Plasmid construction

DUSP6 was amplified by PCR from HeLa cDNA and cloned into vector pCMV-HA between restriction enzymes Hind III and Kpn I under the control of a cytomegalovirus promoter, generating pCMV-HA-DUSP6 with HA-tag at the N-terminus. The dominant negative mutant pCMV-HA-DUSP6-DN (C293S) was generated using a Site Directed Mutagenesis Kit (Beyotime, Jiangsu, China). The primers for amplification of DUSP6 were 5′-AAGCCAACACCCTTCCAGTA-3′ (forward) and 5′-GCCCAGCTCTCTCTGACACA-3′ (reverse). The primers for mutation of DUSP6 were 5′-GTTCTGCTATGAGCTAGCTGGAGA GCCCTTGGTC-3′ (forward) and 5′-GACCAAGGGCTCTCCAGCTAGCTCATAGCAGAAC-3′ (reverse).

Plasmid transfection and siRNA transfection

Cells grown in 6-well plates were transfected with 3 µg of pCMV-HA, pCMV-HA-DUSP6, or pCMV-HA-DUSP6-DN by lipofectamine 2000 according to the manufacturer’s instructions (Invitrogen). After 24 h post-transfection, cells were infected with IBV at an MOI of 1 and subjected to Western blot at 20 and 24 hpi.

To knock down DUSP6, cells were seeded onto 6-well plates. The small interfering RNA (siRNA) targeting to DUSP6 (siDUSP6) or non-targeting siRNA (sic) were transfected into the cells by using Lipofectamine 2000 according to the manufacturer’s instructions. At 36 h post-transfection, cells were infected with IBV at an MOI of 1. At 20 and 24 hpi, the knock down effect of DUSP6 was determined with quantative RT-PCR and the levels of corresponding proteins were measured by Western blot analysis. The siRNA sequences targeting to different sequences of DUSP6 were siDUSP6-1 5′-GGAGGGAAGUUACAUAUUATT-3′ and siDUSP6-2 5′-GGACAUCGA GUCUGACCUUTT-3′; non-targeting siRNA sequence was sic 5′-AUGUUCUAAUGCA CGCUGCTT-3′.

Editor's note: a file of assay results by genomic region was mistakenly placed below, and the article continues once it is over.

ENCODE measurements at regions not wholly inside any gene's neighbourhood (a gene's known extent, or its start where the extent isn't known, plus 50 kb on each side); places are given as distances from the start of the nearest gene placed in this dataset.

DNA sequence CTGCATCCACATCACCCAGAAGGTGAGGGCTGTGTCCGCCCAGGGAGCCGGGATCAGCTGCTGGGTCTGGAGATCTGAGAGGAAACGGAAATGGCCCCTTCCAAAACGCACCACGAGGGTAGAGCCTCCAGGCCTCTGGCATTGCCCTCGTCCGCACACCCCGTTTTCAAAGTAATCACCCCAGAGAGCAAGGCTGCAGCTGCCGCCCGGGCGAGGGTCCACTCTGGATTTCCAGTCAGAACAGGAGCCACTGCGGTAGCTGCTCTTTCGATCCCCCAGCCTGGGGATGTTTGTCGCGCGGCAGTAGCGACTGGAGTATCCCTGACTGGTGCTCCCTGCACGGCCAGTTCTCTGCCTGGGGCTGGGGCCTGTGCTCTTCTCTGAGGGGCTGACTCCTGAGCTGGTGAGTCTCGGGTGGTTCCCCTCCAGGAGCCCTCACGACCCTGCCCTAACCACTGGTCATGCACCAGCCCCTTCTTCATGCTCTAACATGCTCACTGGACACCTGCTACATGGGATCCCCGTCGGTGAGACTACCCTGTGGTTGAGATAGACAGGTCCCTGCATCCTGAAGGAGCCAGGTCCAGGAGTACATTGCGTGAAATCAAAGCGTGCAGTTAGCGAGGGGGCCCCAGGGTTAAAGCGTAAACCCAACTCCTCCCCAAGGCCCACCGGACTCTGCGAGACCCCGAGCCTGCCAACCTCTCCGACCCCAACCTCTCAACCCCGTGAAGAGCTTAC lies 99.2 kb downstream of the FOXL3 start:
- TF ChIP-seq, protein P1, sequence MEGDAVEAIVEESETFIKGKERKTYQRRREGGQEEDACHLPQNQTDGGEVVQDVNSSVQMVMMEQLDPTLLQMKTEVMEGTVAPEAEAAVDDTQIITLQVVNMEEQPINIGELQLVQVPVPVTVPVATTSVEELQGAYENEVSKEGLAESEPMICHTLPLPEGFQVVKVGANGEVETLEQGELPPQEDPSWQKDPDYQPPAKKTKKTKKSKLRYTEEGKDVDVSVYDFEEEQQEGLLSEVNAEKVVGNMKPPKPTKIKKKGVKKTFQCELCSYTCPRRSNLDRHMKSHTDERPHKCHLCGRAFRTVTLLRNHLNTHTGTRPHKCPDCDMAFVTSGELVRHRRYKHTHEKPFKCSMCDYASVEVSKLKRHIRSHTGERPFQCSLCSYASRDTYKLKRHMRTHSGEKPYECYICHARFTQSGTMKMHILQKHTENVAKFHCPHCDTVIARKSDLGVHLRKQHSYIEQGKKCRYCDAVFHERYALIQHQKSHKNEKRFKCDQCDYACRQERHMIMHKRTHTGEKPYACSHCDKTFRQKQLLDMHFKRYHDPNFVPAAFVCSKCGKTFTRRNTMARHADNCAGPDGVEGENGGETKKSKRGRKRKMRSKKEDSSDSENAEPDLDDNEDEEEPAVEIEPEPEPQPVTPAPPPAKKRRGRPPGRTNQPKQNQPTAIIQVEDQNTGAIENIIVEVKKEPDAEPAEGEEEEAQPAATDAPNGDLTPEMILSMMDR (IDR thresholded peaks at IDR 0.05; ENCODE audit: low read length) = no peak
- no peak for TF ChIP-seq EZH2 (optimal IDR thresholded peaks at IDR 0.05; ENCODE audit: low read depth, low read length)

TUNEL assay

The TUNEL assay was performed to label the 3′-end of fragmented DNA with fluorescein-dUTP in apoptotic cells. Vero, H1299, and DF-1 cells were grown on coverslips and infected with IBV Beaudette strain at an MOI of 1 in serum-free medium, the inoculum was removed after 1 h., replaced with fresh medium or medium containing 10 μM U0216, 10 μM BCI, or DMSO, and harvested at 24 hpi. The cells were washed with phosphate-buffered saline (PBS) and fixed with 4% paraformaldehyde for 15 min at room temperature. After washing with PBS, the cells were permeabilized with 0.5% Triton X-100 for 10 min and blocked with 3% FBS for 30 min at 37 °C. The TUNEL assay was carried out by Click-iTTM Plus TUNEL Apoptosis Assay Kit according to the manufacture’s instruction. The images of TUNEL positive cells were captured by a fluorescence microscope.